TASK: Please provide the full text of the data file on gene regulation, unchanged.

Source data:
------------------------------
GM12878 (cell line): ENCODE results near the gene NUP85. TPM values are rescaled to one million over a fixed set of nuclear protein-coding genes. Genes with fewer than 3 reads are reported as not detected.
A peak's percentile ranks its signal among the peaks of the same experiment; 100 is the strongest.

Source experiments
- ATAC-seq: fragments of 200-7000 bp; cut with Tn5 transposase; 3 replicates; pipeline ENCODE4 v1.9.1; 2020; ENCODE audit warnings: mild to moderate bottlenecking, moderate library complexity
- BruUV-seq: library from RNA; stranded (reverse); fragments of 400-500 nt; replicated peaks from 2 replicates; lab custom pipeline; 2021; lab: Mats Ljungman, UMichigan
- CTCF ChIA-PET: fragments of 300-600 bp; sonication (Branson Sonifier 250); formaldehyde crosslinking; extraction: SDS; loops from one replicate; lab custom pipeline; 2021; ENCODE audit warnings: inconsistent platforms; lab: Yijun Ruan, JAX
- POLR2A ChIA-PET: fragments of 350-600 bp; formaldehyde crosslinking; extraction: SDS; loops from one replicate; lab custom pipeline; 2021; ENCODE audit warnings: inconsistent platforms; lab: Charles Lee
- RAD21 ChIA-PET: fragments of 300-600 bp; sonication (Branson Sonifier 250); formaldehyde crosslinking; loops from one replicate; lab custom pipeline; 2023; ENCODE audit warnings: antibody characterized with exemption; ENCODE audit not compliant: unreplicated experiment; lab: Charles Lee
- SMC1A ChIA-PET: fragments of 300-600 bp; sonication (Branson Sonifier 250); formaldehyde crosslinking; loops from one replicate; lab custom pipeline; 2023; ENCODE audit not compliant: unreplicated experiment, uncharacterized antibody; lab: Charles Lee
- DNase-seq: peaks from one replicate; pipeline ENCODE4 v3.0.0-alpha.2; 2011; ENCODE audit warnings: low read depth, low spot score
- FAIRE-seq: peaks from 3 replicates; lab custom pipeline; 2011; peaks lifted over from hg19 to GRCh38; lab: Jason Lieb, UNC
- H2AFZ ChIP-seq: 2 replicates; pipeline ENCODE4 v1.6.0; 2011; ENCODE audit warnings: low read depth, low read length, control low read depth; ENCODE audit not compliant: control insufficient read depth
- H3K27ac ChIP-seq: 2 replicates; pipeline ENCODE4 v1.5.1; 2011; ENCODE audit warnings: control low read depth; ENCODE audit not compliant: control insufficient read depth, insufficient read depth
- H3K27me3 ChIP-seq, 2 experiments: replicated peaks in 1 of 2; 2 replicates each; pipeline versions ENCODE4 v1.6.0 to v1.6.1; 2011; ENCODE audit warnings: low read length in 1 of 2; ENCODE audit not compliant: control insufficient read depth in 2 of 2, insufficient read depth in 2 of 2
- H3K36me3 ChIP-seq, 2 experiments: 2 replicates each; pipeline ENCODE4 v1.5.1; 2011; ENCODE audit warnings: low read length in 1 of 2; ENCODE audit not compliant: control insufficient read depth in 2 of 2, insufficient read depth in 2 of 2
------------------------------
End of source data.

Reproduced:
GM12878 (cell line): ENCODE results near the gene NUP85. TPM values are rescaled to one million over a fixed set of nuclear protein-coding genes. Genes with fewer than 3 reads are reported as not detected.
A peak's percentile ranks its signal among the peaks of the same experiment; 100 is the strongest.

Source experiments
- ATAC-seq: fragments of 200-7000 bp; cut with Tn5 transposase; 3 replicates; pipeline ENCODE4 v1.9.1; 2020; ENCODE audit warnings: mild to moderate bottlenecking, moderate library complexity
- BruUV-seq: library from RNA; stranded (reverse); fragments of 400-500 nt; replicated peaks from 2 replicates; lab custom pipeline; 2021; lab: Mats Ljungman, UMichigan
- CTCF ChIA-PET: fragments of 300-600 bp; sonication (Branson Sonifier 250); formaldehyde crosslinking; extraction: SDS; loops from one replicate; lab custom pipeline; 2021; ENCODE audit warnings: inconsistent platforms; lab: Yijun Ruan, JAX
- POLR2A ChIA-PET: fragments of 350-600 bp; formaldehyde crosslinking; extraction: SDS; loops from one replicate; lab custom pipeline; 2021; ENCODE audit warnings: inconsistent platforms; lab: Charles Lee
- RAD21 ChIA-PET: fragments of 300-600 bp; sonication (Branson Sonifier 250); formaldehyde crosslinking; loops from one replicate; lab custom pipeline; 2023; ENCODE audit warnings: antibody characterized with exemption; ENCODE audit not compliant: unreplicated experiment; lab: Charles Lee
- SMC1A ChIA-PET: fragments of 300-600 bp; sonication (Branson Sonifier 250); formaldehyde crosslinking; loops from one replicate; lab custom pipeline; 2023; ENCODE audit not compliant: unreplicated experiment, uncharacterized antibody; lab: Charles Lee
- DNase-seq: peaks from one replicate; pipeline ENCODE4 v3.0.0-alpha.2; 2011; ENCODE audit warnings: low read depth, low spot score
- FAIRE-seq: peaks from 3 replicates; lab custom pipeline; 2011; peaks lifted over from hg19 to GRCh38; lab: Jason Lieb, UNC
- H2AFZ ChIP-seq: 2 replicates; pipeline ENCODE4 v1.6.0; 2011; ENCODE audit warnings: low read depth, low read length, control low read depth; ENCODE audit not compliant: control insufficient read depth
- H3K27ac ChIP-seq: 2 replicates; pipeline ENCODE4 v1.5.1; 2011; ENCODE audit warnings: control low read depth; ENCODE audit not compliant: control insufficient read depth, insufficient read depth
- H3K27me3 ChIP-seq, 2 experiments: replicated peaks in 1 of 2; 2 replicates each; pipeline versions ENCODE4 v1.6.0 to v1.6.1; 2011; ENCODE audit warnings: low read length in 1 of 2; ENCODE audit not compliant: control insufficient read depth in 2 of 2, insufficient read depth in 2 of 2
- H3K36me3 ChIP-seq, 2 experiments: 2 replicates each; pipeline ENCODE4 v1.5.1; 2011; ENCODE audit warnings: low read length in 1 of 2; ENCODE audit not compliant: control insufficient read depth in 2 of 2, insufficient read depth in 2 of 2